Episode 256 – Aussie Tech Heads Shownotes

posted in: Show Notes



Amazon unveils $200 Kindle Fire tablet



The Kindle Fire will go on sale from November 15. 


Sadly, it’s US-only for now 

 It’s about half the size of the iPad

The Fire runs a version of Google’s Android software

and will have access to applications through Amazon’s Android store. Unlike the iPad, the Fire doesn’t need to be backed up on a PC. Instead, it backs up its contents wirelessly on Amazon’s servers.

Amazon’s cheapest new Kindle will cost $US79, and dispenses with the keyboard the Kindles have carried since the first model launched in 2007. Previously, the cheapest Kindle cost $US114.

Amazon is also bringing out the first black-and-white Kindle with a touch screen. It will cost $US99 

The Kindle Fire includes 8 gigabytes of internal storage, and free web-based storage for any digital content you get from Amazon, such as Kindle e-books, movies or music. The iPad includes between 16 gigabytes and 64 GB of storage space, depending on price. 

the Kindle Fire does not include a camera. 

Apple sold 28.7 million of them from April 2010 to June 2011. Analysts at research firm Gartner expect the iPad to account for three out of four tablet sales this year

Tablets’ ‘comfort factor’ the retailer’s new friend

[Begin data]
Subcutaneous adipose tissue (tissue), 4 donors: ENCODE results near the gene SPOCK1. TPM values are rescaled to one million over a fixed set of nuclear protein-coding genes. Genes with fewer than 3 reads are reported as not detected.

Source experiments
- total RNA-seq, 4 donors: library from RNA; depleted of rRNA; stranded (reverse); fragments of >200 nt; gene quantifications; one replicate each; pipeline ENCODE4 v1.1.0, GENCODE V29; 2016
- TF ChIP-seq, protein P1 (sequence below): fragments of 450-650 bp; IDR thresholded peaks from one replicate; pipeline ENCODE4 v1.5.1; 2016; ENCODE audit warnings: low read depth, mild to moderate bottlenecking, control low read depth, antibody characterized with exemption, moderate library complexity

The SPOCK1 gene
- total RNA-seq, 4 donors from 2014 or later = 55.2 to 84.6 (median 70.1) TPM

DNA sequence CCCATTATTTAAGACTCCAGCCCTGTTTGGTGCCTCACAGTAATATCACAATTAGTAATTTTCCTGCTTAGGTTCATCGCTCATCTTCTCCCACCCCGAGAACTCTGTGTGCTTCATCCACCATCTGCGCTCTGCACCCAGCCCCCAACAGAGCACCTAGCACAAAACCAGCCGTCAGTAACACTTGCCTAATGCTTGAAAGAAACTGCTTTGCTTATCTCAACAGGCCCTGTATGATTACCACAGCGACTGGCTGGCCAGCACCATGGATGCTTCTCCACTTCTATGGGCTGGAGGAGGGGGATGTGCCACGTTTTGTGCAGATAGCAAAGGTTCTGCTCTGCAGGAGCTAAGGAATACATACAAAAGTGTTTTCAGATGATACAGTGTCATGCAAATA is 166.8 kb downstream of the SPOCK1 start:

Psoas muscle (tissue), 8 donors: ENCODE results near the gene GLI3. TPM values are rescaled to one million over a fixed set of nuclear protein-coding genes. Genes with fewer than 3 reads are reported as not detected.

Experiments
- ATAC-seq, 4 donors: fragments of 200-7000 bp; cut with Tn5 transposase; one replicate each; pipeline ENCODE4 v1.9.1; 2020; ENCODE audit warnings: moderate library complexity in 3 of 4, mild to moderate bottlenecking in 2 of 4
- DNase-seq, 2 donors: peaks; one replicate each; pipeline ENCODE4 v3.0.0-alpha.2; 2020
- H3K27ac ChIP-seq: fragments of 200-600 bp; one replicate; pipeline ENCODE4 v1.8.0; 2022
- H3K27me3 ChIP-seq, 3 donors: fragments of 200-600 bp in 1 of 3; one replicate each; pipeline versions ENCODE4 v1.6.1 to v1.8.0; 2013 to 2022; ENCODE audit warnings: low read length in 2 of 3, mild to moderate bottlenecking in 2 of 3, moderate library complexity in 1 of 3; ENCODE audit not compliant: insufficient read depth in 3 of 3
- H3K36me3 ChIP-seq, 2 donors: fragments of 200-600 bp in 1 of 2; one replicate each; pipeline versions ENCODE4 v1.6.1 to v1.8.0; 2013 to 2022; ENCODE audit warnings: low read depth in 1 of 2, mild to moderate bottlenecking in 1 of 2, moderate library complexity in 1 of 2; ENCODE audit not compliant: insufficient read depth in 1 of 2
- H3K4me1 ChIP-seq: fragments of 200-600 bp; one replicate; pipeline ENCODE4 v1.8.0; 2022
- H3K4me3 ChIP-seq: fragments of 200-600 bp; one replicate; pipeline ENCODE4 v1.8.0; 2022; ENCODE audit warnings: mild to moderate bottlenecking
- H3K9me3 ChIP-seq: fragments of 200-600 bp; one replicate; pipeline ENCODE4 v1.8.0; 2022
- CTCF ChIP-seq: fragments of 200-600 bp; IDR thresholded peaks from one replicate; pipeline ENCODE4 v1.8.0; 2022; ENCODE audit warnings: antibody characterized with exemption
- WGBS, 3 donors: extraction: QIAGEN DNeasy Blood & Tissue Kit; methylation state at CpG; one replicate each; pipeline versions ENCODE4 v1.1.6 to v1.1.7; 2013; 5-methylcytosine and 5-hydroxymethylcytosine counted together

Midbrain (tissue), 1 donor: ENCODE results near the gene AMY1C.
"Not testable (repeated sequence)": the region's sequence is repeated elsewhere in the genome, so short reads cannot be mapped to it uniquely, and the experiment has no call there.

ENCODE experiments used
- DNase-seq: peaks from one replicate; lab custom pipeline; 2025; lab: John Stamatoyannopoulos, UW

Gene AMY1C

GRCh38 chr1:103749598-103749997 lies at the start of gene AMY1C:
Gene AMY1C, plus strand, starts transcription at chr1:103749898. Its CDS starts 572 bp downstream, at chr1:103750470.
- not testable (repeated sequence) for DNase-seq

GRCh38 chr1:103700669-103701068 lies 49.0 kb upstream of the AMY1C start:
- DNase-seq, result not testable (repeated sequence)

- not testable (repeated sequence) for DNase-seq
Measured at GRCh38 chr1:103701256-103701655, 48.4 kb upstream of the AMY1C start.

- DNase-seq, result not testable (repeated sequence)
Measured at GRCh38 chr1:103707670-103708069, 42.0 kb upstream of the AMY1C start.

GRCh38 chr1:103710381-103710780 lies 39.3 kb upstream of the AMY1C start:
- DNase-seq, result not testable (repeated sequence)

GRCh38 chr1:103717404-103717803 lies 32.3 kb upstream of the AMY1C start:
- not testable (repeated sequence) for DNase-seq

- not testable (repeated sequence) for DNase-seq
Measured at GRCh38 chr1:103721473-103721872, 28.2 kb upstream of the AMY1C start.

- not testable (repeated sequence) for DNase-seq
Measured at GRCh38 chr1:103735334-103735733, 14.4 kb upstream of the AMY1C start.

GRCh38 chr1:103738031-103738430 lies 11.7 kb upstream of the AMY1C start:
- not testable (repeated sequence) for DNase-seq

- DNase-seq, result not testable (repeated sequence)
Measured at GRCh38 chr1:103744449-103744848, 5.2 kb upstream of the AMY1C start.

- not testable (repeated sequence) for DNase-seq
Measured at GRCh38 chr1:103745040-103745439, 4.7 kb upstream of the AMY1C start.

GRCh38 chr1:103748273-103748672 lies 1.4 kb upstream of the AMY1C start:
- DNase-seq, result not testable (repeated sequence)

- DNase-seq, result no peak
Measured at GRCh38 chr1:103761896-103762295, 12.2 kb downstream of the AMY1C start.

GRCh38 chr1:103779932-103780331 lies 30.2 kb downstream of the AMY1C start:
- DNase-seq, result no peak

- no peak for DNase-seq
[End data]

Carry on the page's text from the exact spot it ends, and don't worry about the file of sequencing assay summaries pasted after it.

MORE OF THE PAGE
CONSUMERS who browse retail websites using tablet devices are more likely to press the buy button than other online shoppers.

Marketing experts report the combination of a retail website and the iPad or other tablet is proving a potent combination when convincing online shoppers to make their purchase

Australians have a big appetite for tablet computers with market watcher Telsyte predicting sales here will hit 1.2 million units – or more – by the end of the year.

Most of these, about 70 per cent, will be Apple iPads, with the remainder split between Google Android-based machines from a range of makers and the BlackBerry Playbook tablet.


ACMA cracks anti-spam whip



The Australian Communications and Media Authority (ACMA) has told the business community to ensure customers can unsubscribe from their email lists or face spamming penalties.